NC: Yeah, and the job definitely becomes your priority as well.

So anyway, I wound up at the RBA, and was there for a year and a half. I was in what’s called the Economic Group, and I was an economist in the China section of that group — called the Asian Economies Research Unit.

And now I’ve been at QIC for about 6 weeks.

Work at the RBA

EW: So, what sort of stuff do you do with this research on China? I guess you look at all the data, crunch the numbers and then write a report on it, and that goes on to the decision makers?

NC: Yeah, so broadly there are two components in that. And this definitely applies to other groups more broadly in the economics area as well. You might be responsible for a certain area of the economy: in my case I was responsible for trend prices, inflation and things. When the data comes out, you’d do a quick report on that, highlight the numbers, and highlighting if there’s anything that is unusual, you know for example if inflation is stronger or weaker than expected or something like that, and also thinking like how that might relate to new policy coming out of China.

And then you’d always be working on like a longer-term research project as well, which is kind of cool as well. And so that’s, more broadly, when you’re working in the economics team, the kind of work you do. Whether you’re working in the Australian economy or more global part or something like that, when your data comes out, you’d do a report on it but then also you’d have some sort of research work as well.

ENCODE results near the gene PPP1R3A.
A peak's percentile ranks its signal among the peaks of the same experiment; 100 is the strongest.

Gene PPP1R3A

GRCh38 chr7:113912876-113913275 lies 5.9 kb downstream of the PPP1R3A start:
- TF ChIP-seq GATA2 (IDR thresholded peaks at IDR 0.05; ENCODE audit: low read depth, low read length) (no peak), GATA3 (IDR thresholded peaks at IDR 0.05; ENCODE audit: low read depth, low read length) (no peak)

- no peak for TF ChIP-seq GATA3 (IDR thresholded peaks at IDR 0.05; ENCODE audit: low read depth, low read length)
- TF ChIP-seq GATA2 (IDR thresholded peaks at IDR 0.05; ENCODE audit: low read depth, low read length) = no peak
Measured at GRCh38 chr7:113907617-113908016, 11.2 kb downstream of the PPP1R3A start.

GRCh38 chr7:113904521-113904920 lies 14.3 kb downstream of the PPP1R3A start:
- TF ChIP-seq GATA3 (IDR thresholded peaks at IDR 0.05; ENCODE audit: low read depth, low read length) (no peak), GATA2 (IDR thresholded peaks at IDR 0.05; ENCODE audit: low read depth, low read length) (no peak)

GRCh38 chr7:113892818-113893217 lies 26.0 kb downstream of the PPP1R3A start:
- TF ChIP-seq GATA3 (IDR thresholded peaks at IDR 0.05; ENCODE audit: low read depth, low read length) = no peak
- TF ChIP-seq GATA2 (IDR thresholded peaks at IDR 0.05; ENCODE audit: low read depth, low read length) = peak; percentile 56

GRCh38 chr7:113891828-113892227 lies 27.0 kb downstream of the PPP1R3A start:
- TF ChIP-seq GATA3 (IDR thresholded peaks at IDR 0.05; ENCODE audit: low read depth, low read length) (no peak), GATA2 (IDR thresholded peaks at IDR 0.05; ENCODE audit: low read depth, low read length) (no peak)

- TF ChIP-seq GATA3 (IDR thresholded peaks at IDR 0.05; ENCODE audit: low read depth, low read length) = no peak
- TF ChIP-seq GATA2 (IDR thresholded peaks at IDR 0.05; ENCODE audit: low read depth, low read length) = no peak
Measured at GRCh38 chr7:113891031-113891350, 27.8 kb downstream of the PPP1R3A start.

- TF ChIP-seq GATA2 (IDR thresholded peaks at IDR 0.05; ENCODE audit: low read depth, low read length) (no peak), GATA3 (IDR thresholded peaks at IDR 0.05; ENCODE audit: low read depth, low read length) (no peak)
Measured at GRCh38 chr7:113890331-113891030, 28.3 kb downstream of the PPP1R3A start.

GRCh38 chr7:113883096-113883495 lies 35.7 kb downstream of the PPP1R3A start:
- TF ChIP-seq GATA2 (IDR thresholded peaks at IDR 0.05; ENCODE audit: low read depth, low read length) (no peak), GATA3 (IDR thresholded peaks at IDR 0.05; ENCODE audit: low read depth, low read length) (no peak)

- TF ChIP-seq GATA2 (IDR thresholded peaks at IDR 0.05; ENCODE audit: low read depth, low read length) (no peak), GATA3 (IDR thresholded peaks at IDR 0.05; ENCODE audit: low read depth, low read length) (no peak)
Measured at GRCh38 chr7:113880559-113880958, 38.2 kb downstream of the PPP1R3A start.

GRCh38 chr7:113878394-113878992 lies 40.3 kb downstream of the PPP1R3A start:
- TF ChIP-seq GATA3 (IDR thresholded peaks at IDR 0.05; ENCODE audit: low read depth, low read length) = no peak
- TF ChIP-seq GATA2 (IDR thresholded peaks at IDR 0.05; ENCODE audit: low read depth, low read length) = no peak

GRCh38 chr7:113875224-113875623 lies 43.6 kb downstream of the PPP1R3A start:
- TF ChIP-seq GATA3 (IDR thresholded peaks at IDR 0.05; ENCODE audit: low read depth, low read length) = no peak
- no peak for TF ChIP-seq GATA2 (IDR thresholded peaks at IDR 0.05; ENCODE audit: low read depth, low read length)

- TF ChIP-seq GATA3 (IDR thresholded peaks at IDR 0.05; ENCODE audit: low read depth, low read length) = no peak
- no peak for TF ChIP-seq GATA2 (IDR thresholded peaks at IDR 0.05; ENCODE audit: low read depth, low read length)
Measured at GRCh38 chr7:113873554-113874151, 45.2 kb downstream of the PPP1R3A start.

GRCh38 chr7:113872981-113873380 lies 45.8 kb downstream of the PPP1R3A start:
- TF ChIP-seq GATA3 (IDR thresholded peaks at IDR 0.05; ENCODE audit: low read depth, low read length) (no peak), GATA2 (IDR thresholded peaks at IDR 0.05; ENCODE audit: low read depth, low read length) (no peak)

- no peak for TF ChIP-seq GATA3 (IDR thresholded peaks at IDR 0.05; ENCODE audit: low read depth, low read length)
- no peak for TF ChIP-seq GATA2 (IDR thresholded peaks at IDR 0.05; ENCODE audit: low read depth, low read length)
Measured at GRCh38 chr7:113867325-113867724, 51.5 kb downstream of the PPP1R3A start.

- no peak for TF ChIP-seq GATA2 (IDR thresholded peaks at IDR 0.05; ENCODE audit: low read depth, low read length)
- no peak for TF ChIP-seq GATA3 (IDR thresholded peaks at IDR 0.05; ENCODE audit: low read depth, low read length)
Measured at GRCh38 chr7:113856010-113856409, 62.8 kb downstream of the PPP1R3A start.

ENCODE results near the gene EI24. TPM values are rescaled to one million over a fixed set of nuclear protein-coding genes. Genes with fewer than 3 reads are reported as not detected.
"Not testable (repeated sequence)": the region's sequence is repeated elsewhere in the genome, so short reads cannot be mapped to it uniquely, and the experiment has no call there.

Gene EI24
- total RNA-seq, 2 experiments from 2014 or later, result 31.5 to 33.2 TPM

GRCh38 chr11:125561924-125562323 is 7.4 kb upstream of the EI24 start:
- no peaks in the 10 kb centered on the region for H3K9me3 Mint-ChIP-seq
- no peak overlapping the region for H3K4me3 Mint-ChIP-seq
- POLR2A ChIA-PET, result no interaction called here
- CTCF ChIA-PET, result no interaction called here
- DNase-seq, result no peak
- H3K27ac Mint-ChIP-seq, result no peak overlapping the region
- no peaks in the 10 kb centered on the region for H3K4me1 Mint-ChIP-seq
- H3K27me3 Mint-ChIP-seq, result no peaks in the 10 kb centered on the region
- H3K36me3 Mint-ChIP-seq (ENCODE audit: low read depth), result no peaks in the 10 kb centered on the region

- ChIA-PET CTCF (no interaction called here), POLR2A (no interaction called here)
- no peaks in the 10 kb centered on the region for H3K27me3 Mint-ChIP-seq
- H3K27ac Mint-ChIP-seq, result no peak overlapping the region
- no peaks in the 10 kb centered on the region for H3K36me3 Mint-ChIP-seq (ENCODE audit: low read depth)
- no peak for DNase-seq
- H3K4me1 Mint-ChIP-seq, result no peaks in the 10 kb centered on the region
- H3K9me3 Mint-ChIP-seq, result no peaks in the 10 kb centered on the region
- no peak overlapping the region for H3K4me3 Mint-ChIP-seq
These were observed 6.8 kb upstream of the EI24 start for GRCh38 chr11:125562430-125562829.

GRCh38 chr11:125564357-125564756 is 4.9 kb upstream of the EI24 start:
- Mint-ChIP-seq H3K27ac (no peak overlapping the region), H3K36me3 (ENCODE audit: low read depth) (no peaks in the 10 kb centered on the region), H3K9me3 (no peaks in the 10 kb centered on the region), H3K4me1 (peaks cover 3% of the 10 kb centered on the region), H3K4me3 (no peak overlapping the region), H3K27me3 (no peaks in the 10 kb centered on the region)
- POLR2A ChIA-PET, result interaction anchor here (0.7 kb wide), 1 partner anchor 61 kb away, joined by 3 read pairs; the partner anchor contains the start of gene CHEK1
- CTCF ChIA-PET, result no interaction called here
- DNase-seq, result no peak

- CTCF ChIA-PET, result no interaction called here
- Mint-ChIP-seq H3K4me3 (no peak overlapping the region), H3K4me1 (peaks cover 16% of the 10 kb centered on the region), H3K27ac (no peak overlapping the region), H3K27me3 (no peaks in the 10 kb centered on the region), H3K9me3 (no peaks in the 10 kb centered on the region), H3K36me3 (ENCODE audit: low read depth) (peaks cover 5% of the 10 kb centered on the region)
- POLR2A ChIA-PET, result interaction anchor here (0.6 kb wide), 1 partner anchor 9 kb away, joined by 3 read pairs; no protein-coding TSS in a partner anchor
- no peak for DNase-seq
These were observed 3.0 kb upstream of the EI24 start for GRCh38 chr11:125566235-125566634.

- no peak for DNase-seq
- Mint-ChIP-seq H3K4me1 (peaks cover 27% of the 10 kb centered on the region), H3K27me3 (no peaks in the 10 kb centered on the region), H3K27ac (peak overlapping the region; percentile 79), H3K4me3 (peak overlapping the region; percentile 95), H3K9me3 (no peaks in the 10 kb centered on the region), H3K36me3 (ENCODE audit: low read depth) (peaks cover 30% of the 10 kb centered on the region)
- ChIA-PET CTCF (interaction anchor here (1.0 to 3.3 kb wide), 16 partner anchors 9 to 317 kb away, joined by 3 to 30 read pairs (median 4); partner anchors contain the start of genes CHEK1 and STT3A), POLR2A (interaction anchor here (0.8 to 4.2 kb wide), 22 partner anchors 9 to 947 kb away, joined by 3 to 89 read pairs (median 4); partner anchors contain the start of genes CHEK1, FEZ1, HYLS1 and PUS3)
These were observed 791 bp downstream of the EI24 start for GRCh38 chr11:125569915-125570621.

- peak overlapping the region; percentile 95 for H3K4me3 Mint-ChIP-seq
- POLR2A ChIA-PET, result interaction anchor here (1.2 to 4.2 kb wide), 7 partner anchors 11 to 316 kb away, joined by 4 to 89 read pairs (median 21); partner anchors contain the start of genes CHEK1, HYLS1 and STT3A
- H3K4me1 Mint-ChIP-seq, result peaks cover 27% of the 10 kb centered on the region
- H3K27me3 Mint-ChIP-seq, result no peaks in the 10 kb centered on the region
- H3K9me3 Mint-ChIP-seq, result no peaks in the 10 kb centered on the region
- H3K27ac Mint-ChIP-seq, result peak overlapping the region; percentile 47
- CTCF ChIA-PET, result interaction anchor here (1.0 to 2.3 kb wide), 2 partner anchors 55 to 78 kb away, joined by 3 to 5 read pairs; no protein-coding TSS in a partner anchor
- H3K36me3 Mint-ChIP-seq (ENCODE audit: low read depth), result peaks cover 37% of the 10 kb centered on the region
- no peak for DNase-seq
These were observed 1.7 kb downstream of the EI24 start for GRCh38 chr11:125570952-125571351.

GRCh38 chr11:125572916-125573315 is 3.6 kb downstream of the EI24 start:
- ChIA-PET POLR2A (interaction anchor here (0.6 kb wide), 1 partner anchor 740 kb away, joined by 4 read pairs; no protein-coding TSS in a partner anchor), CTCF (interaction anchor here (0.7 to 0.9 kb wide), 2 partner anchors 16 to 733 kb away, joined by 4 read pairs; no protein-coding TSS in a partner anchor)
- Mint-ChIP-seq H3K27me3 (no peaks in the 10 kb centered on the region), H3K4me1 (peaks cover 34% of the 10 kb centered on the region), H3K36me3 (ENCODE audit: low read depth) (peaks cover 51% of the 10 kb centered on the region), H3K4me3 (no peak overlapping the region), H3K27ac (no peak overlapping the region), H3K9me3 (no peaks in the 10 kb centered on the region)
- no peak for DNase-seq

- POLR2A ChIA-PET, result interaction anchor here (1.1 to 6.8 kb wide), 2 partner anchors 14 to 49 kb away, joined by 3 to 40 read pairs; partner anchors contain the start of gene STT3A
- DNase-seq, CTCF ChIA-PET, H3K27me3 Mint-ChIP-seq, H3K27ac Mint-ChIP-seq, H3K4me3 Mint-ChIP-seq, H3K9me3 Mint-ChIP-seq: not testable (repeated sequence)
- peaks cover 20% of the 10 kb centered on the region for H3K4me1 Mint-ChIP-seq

Work at QIC

EW: Did that set you up pretty well for what you do at QIC, or is the QIC work a bit different from that?

NC: So, the QIC work is a lot broader in what we do, partly because we have a small team, while the RBA is a whole organisation of economists. Even bigger banks like ANZ will also have bigger teams, and they might have an economics team dedicated to say just looking at the Australian economy for example. At QIC, we just have a small team that does everything related to both the Australian and global economy.